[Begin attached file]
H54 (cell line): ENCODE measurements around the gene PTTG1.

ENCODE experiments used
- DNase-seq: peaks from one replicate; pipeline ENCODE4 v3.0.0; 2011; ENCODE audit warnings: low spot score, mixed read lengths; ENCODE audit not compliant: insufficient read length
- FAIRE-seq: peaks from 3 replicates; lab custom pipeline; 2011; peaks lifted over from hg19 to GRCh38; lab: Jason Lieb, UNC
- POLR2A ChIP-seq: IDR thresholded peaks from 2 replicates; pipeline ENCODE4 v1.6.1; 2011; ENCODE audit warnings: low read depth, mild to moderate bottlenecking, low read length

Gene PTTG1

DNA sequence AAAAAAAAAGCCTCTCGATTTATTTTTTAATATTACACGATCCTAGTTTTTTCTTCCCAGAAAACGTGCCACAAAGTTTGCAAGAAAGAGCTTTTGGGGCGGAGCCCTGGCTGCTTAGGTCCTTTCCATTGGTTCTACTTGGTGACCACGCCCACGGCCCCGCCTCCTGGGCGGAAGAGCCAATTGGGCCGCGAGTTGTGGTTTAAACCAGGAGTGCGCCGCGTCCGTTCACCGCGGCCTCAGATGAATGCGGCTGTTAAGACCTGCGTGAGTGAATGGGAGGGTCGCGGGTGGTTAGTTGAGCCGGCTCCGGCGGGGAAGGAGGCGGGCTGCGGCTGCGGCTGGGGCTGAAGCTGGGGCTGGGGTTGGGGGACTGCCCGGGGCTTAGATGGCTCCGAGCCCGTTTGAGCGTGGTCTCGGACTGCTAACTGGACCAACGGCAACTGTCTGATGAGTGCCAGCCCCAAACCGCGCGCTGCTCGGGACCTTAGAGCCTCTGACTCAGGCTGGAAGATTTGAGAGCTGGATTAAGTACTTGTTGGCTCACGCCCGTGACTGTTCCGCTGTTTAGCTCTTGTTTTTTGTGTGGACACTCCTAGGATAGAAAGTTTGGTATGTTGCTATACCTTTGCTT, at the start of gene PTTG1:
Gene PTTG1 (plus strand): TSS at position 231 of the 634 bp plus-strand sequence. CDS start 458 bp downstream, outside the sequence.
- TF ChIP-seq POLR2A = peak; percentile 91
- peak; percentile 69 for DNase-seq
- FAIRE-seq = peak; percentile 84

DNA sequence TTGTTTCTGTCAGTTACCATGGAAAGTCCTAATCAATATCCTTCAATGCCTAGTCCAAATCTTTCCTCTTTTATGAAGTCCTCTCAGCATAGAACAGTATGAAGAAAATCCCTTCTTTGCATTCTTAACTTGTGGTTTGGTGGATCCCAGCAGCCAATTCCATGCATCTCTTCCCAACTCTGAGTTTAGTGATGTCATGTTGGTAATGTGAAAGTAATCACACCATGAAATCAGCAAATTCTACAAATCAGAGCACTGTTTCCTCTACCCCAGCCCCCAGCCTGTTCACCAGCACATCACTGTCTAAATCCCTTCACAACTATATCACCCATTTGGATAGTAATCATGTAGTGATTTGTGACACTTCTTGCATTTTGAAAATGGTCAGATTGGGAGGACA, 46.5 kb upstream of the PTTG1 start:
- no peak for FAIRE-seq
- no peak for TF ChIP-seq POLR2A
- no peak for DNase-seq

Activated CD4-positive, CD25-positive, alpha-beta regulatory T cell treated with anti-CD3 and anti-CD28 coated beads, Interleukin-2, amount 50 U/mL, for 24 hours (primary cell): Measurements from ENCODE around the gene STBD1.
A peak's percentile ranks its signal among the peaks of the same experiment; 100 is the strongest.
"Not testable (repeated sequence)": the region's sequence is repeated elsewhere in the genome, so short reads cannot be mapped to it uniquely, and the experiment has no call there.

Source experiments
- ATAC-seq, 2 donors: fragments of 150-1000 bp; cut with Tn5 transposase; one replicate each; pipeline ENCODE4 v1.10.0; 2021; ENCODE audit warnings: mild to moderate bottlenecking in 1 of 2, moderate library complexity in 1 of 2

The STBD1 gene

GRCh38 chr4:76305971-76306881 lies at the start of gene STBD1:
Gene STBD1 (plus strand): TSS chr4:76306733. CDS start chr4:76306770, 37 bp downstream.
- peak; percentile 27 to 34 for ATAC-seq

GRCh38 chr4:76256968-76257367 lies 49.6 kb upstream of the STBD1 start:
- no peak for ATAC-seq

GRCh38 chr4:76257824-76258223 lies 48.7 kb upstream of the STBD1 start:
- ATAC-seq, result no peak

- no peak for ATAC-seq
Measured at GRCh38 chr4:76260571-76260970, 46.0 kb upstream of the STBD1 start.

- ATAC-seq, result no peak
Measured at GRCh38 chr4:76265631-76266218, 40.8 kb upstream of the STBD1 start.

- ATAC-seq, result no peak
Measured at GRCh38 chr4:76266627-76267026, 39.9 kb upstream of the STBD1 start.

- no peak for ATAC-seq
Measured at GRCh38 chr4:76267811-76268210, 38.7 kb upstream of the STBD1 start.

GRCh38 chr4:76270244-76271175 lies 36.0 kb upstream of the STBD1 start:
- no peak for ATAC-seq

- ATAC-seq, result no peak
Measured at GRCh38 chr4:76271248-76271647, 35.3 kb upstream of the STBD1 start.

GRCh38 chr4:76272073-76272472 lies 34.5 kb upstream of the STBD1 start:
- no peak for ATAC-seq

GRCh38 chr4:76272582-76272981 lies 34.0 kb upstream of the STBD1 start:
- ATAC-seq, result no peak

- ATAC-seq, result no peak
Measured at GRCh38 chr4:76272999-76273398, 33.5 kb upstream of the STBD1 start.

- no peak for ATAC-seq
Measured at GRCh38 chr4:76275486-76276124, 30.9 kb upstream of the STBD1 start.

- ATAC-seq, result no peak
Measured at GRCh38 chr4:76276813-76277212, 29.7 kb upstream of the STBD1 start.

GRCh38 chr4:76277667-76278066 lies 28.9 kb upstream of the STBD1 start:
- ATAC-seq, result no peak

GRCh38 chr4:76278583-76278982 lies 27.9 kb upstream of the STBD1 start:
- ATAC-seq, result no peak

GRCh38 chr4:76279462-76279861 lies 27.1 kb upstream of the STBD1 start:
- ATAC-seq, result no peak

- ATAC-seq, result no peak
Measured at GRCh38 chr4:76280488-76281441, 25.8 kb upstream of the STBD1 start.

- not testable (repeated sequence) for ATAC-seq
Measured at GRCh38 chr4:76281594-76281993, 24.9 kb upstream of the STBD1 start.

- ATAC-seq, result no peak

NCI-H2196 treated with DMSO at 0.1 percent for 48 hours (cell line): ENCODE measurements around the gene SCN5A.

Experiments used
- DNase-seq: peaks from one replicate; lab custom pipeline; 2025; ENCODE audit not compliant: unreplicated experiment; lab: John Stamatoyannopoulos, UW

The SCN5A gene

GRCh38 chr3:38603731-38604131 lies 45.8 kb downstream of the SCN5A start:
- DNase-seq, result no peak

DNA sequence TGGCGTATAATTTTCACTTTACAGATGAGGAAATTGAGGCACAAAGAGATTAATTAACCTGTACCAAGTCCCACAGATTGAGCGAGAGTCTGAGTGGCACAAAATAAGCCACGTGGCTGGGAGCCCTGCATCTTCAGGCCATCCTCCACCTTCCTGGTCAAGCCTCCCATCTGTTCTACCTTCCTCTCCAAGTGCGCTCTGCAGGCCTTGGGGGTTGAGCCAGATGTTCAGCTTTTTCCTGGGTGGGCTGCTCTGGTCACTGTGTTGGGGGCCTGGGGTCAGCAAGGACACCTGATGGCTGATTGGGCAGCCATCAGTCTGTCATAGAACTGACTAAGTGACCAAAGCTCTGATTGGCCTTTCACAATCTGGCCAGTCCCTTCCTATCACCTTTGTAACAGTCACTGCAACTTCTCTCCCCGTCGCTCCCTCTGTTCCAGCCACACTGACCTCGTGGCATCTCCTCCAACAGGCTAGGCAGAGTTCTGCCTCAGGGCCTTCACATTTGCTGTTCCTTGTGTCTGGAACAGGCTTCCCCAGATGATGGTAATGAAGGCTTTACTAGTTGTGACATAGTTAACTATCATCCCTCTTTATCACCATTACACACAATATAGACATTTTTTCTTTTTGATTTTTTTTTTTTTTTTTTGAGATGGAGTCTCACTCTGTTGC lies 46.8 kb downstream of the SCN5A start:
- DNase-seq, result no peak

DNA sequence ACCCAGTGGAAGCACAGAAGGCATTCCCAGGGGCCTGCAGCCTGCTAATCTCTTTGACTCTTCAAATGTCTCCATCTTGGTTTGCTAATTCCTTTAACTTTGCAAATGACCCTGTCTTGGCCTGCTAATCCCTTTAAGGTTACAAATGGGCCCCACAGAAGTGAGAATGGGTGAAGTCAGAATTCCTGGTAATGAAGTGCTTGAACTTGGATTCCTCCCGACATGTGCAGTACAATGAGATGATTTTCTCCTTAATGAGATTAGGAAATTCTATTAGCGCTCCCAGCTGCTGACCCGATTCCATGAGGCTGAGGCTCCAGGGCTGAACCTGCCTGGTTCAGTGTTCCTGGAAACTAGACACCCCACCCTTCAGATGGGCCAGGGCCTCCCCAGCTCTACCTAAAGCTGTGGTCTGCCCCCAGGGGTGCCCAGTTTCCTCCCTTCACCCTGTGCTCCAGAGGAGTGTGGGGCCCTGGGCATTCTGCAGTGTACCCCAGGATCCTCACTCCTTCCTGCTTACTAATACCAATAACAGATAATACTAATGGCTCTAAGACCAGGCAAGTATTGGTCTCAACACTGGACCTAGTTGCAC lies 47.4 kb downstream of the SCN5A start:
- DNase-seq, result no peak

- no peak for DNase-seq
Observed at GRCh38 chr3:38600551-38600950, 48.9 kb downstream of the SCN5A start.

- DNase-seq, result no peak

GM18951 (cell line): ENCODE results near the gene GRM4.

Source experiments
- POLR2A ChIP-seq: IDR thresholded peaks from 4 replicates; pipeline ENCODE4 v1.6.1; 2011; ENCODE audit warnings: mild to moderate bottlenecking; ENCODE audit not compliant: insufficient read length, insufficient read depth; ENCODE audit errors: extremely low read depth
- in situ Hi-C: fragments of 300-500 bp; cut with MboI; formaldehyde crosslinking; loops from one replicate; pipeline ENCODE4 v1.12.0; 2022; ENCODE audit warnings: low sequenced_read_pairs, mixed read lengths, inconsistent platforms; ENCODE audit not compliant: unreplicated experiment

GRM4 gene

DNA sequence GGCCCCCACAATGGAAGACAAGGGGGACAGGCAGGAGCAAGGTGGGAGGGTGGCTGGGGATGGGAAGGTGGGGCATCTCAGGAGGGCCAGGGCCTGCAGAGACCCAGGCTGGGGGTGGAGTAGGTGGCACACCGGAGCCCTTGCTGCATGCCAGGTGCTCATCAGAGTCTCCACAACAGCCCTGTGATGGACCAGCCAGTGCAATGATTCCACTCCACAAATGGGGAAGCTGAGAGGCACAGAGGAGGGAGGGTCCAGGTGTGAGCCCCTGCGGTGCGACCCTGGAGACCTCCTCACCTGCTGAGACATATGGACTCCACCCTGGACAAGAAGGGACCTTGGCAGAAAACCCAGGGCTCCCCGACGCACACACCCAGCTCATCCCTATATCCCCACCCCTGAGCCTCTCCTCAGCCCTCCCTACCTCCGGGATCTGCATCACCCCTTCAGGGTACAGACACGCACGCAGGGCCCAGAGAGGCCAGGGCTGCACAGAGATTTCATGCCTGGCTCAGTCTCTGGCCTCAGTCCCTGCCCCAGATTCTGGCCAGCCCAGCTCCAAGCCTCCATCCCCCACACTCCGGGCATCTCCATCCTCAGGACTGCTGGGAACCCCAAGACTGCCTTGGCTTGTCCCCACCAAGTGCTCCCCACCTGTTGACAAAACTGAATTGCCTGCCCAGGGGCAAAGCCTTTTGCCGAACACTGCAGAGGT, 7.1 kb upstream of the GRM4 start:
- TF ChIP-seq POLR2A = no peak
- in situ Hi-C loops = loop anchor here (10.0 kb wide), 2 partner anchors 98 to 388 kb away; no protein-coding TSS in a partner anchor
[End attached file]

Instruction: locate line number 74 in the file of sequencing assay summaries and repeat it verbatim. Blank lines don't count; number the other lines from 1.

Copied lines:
- DNase-seq, result no peak